Obtaining a clean, coherent seismic image in areas of complex subsurface can be difficult. This is particularly true when the subsurface lends itself to shadow zones, such as those under the edges of salt bodies. In these areas, little of the seismic energy gets to the reflectors, and even less energy makes it back to the surface Muerdter et al. (1996); Prucha et al. (1998). In addition to the shadow zones, proper imaging is made difficult by multipathing. Multipathing occurs when energy that follows different paths through the subsurface arrives at the receiver at the same time. Solving these issues is no simple matter.
It has been suggested that it is possible to eliminate artifacts caused by multipathing by imaging in the reflection angle domain via angle-domain Kirchhoff migration Xu et al. (1998, 2001). However, Kirchhoff methods are not necessarily optimal for complex subsurfaces SEG Workshop (2001). Additionally, Stolk and Symes (2002) have shown that angle-domain Kirchhoff migration may not eliminate artifacts in strongly refracting media, even when using the correct velocity and all arrivals. To address these issues, angle-domain wave-equation migration methods have been developed Fomel and Prucha (1999); Prucha et al. (1999a,b); Sava et al. (2001). Stolk and De Hoop (2001) have shown that these methods do not suffer from image artifacts when migrated at the correct velocity.
Unfortunately, migration alone does not necessarily provide the best image. A better image in complex areas can often be obtained using least-squares inversion Duquet and Marfurt (1999); Nemeth et al. (1999); Ronen and Liner (2000). However, inversion often cannot improve the image in shadow zones without many iterations. With many iterations, noise in the null space caused by poor illumination can cause the inversion process to blow up.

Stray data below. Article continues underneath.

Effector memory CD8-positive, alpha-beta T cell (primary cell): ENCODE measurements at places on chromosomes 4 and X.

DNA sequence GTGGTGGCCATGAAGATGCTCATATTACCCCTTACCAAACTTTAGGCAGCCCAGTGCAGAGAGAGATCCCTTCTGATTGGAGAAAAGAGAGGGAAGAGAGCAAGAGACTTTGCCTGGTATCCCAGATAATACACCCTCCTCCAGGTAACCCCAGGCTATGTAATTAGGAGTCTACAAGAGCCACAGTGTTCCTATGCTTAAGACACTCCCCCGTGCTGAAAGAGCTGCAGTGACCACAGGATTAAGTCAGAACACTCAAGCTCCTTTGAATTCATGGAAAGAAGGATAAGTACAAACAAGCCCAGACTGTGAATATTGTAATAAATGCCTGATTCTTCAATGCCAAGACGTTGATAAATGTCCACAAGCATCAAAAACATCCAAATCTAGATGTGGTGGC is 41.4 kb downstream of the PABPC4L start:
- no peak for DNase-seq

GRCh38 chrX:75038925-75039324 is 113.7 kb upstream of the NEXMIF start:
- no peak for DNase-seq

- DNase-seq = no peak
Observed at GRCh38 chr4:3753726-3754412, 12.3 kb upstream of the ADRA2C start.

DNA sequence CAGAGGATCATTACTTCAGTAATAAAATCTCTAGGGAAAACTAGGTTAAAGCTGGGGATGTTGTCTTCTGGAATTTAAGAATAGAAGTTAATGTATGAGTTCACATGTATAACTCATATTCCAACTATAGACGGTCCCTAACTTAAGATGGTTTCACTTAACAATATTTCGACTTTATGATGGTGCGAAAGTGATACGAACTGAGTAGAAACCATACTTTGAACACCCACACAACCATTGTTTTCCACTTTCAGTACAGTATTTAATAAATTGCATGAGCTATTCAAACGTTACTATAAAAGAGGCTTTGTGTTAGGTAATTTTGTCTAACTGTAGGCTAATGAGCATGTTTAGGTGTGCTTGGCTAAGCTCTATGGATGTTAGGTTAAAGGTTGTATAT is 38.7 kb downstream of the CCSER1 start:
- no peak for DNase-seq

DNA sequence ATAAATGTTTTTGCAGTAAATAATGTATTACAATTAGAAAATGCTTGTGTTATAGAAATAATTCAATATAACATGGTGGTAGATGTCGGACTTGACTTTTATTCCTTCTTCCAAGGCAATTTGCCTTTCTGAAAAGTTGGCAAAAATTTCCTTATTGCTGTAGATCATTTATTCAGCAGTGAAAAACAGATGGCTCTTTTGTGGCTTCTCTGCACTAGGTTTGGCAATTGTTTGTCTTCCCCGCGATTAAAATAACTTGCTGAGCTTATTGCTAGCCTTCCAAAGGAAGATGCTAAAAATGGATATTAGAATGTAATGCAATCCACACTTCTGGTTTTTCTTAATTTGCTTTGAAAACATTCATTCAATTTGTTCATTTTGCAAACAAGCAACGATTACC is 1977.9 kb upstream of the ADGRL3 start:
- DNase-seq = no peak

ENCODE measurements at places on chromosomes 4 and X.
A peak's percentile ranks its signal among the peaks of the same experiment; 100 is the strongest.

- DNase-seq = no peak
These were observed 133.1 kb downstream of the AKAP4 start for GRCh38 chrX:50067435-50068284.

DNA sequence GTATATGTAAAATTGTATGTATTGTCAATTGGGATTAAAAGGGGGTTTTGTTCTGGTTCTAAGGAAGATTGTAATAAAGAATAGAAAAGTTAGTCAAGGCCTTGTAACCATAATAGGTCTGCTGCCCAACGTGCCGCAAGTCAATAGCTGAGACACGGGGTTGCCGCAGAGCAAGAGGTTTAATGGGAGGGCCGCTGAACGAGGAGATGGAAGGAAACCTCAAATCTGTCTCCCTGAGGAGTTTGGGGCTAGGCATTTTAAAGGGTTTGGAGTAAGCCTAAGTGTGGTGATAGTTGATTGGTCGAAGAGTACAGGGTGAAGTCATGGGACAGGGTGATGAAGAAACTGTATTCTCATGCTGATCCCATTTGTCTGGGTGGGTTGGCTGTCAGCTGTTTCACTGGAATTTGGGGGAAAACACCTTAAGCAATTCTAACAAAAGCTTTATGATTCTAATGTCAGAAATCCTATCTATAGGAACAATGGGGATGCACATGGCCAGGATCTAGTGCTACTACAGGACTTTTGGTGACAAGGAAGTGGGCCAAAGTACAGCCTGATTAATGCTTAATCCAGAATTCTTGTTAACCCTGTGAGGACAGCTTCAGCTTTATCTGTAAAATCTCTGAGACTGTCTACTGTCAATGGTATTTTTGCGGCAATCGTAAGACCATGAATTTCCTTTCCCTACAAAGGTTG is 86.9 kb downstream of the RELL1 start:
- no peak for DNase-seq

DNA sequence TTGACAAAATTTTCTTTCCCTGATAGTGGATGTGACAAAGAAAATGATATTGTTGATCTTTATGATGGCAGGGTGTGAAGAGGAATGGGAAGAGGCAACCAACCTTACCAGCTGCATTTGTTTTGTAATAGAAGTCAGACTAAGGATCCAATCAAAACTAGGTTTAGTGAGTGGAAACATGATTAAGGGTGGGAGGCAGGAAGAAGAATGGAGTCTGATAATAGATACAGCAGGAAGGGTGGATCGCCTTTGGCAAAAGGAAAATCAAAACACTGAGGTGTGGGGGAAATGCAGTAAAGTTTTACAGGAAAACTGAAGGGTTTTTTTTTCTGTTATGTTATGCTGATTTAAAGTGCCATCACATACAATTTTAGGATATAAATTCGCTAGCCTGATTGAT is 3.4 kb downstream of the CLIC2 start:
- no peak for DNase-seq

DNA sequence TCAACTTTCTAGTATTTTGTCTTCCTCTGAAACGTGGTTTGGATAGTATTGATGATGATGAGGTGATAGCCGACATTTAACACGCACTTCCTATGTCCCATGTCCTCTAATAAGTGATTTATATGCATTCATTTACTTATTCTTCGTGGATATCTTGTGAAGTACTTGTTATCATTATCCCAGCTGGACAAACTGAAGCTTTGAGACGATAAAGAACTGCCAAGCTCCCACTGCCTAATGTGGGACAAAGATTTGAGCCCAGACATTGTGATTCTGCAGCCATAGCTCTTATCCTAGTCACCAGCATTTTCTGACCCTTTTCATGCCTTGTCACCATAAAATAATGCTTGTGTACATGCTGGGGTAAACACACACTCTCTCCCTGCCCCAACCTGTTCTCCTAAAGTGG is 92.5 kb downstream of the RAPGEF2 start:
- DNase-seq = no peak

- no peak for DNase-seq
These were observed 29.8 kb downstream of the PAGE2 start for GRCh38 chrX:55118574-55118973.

To prevent these blow-ups, since we often have some idea of what the image in the shadow zone should look like, we can impose some sort of regularization on the inversion carried out in the angle domain Kuehl and Sacchi (2001); Prucha et al. (2000, 2001). In this paper, we will use a regularization that tends to create dips in the image from a priori selected reflectors and therefore can be applied by the use of steering filters Clapp et al. (1997); Clapp (2001). The inversion uses these steering filters to strengthen existing events to help fill in shadow zones. This regularization may even improve amplitude behavior Prucha and Biondi (2000).
The inversion process we use in this paper lends itself to two different regularization schemes. The ``1-D approach'' tends to create flat events along the reflection angle axis. This helps to fill in holes in different angle ranges caused by poor illumination. The ``2-D approach'' cascades the 1-D approach with an attempt to create dips along picked reflectors in the common midpoint (CMP) - depth plane. This allows the user to test possible interpretations within shadow zones. If the picked reflector doesn't cause the regularization to tend to create dips that interfere with the data, the model will contain those ``new'' dips. If the picked reflectors are incompatible with the data, the inversion will reject the dips.
In this paper, we will first review the theory and implementation of our inversion, then show the results of this regularized inversion scheme on a fairly complex synthetic model. We will then study the impact of the regularization operator more closely. Finally, we will discuss some of our future plans.